still widely used, non-incineration technologies are winning increasing support around the globe. This problem of pollution caused by the incineration of medical waste has been recognised by the World Health Organisation (WHO). In its policy paper entitled “Health-care Waste Management” (March 2004) the WHO states that a long-term goal shall be: “Effective, scaled-up promotion of non-incineration technologies for the final disposal of health-care wastes to prevent the disease burden from (a) unsafe health-care waste management and (b) exposure to dioxins and furans.” In 2007 a unique technology was introduced into the Botswana waste management market. The chosen name for this technology is the “Converter”, simply because it converts and sterilizes entire bio-hazardous waste into a useful granular fuel with an energy resource that possesses a calorific value of 6000 kcal/kg (higher than that of coal). The Converter plant is a small fully automated and totally sealed system. The Converter provides treatment sterility with any level of bacterial charge to certified levels of 1045. Bearing in mind that sterility is not the only disinfections effect. There is also a reduction of waste volume to 70% average and a reduction in weight of 30%. This makes the output material easier to handle and transport. There is No release of polluting liquids, toxins/dioxins, odours, or vapours from the process, making it safe for our staff and most importantly the surrounding environment. The Converter plant output is dry and therefore not fermentable. It contains no odour and suitable for long storage and easily transportable without any danger of dripping. The treated waste no longer contains pricking or sharp parts, and it can be even be held by hand without any risk. The Converter’s treated output is an inert product that is easily disposable with a high heating power useful for producing energy, or can be used as a fertilizer.



We at Clinical Waste Solutions encourage you to do your bit to save our environment. The services we offer include but not limited to: • Clinical Waste Collection and Disposal • Supply of Red plastic bags, Sharps containers and other consumables • Collection and Transportation of Clinical Waste • Training • Consultancy

Don’t Burn it, Turn it! Yours Sincerely, Mooketsi Chinyoka (H.M.I.C)


Going Green Supplement

The Botswana Gazette Wednesday 27 May - 02 June 2015

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What are incinerators ?


ncinerators are ovens with chimneys. To

incinerators have more health problems. These

the more poisonous pollution it will make.

‘incinerate’ means to burn something until

people get sick easily and they have a high risk

The air pollution will affect the health of the

only ashes are left over. Incinerators burn

of getting cancer. They also may find it difficult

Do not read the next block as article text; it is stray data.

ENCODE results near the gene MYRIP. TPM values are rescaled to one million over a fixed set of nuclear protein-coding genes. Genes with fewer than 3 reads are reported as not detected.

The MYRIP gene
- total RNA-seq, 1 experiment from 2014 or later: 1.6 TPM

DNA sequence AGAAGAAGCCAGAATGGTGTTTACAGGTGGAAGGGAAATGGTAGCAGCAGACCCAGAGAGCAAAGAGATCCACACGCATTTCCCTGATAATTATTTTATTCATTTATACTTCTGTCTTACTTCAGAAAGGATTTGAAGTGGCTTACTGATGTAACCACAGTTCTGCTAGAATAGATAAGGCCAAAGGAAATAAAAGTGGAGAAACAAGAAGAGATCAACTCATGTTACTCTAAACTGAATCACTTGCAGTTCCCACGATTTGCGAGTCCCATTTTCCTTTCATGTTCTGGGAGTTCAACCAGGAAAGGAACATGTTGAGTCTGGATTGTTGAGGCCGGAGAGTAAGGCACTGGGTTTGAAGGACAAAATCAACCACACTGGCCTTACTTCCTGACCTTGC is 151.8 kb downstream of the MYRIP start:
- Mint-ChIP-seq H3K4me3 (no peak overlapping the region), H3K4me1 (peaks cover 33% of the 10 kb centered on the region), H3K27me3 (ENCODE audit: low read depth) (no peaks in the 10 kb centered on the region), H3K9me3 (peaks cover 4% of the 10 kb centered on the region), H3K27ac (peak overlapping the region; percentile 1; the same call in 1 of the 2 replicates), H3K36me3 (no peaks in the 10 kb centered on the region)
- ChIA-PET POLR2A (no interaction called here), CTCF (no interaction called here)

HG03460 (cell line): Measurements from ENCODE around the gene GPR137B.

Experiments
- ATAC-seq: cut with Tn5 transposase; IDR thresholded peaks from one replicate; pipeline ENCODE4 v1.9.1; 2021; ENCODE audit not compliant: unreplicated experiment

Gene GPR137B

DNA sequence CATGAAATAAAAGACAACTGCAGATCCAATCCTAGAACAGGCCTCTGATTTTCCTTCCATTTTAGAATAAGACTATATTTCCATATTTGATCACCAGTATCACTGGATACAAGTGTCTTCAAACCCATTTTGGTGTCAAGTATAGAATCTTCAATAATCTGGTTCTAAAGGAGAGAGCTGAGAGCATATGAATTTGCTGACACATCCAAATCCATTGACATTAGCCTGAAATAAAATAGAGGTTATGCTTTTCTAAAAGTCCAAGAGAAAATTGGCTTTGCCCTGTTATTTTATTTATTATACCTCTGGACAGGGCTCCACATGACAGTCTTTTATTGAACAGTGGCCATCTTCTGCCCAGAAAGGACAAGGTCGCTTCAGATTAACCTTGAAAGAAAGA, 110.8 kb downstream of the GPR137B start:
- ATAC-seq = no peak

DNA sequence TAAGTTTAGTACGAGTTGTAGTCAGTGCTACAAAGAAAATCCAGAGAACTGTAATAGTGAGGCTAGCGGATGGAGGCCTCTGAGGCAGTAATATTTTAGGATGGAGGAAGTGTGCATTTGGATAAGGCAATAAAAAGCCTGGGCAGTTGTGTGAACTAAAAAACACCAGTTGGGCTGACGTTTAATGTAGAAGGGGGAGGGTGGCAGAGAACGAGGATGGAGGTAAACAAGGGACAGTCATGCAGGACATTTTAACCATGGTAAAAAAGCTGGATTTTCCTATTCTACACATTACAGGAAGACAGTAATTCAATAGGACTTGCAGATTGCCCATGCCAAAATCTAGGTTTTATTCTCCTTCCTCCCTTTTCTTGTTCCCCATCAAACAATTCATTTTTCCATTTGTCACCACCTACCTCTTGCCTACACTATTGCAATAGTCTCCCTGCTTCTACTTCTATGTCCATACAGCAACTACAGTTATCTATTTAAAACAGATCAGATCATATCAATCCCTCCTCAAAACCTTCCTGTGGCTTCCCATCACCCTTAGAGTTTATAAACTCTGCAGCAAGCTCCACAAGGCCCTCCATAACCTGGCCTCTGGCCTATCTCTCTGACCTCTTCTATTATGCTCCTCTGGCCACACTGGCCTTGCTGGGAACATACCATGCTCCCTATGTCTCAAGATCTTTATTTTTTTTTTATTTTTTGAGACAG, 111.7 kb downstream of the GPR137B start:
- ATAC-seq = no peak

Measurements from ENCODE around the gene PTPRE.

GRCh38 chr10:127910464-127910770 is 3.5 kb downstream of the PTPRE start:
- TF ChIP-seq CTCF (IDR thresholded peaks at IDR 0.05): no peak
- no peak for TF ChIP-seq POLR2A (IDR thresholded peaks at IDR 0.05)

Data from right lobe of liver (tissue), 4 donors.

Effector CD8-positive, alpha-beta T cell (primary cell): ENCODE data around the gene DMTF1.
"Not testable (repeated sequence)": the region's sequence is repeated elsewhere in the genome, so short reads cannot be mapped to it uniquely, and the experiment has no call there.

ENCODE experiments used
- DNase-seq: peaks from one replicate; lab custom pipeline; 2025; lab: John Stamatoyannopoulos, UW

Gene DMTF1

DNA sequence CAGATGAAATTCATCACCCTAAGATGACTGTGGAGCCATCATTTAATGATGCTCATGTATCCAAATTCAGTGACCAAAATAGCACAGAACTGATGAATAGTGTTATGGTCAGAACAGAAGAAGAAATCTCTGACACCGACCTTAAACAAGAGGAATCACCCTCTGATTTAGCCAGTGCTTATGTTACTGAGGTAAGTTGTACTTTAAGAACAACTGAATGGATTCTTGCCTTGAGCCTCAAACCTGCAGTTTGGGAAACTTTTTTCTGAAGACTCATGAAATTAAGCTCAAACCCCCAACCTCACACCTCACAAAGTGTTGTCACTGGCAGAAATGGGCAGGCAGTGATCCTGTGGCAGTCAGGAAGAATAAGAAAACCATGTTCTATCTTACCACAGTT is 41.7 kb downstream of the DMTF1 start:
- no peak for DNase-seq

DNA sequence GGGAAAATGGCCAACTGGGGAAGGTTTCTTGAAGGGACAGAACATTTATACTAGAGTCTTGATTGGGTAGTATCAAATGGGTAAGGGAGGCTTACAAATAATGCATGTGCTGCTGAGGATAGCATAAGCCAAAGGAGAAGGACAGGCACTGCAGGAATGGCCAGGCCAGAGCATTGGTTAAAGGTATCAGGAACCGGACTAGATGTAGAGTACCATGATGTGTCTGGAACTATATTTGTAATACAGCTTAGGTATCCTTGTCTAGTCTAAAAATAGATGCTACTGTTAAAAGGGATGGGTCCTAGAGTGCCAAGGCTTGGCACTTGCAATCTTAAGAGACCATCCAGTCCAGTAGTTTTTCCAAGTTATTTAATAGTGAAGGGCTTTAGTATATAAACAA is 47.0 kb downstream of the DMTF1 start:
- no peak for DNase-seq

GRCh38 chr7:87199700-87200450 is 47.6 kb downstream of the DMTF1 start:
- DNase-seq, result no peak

community. This will cost the community a

waste (rubbish) to ashes. They can be very

to get pregnant and have children.

lot of money in terms of visits to doctors and

simple drums, or machines which cost millions

Many of the substances which come out

buying medicine.

of pula.

of incinerators are very poisonous. These chemicals can enter our bodies when we

Incinerators are used to burn:

What do OTHER governments say?

breathe in polluted air, or when we eat food that has been contaminated (touched by dirt

Many countries do not want to incinerate (burn)

Industrial waste (from factories)

or poison). For example: these chemicals can

waste anymore because of all the problems

Medical waste (from hospitals)

settle on grass, and then cows eat the grass.

with incinerators. The Philippines government

In Botswana, medical waste incinerators are

When we drink the cows’ milk or eat beef, these

has banned incineration. In America far more

the most common type of incinerators. There

chemicals enter our bodies.

incinerators are being closed then are being

are also some industrial (or hazardous) waste

3. Dangerous ash comes out of incinerators

built. The British government has said that


The ash which is left over after waste has

incineration will never be a good way to deal

been burned in an incinerator is much more

with waste in the future, and that there are

poisonous than the waste before it was burned.

no other good ways to use incineration. The

This is because new substances are made when

South African government has also said that

Some people think that when you burn waste

the waste burns – such as dioxins, furans and

it too should stop using incinerators, and use

you destroy it. This is wrong!  When you burn

heavy metals. This means that incinerator ash

different Medical Waste Disposal Systems.

rubbish it doesn’t go away, it changes into

still has to be thrown away safely on a special

something else. Incinerators change waste into:

dump for dangerous waste (hazardous landfill

(1) toxic gases (poison in the air) and tiny bits which


float into the air and make it dirty (air pollution)

4. Most incinerators are in industrial areas

Insist to Ministry of Health to use other safer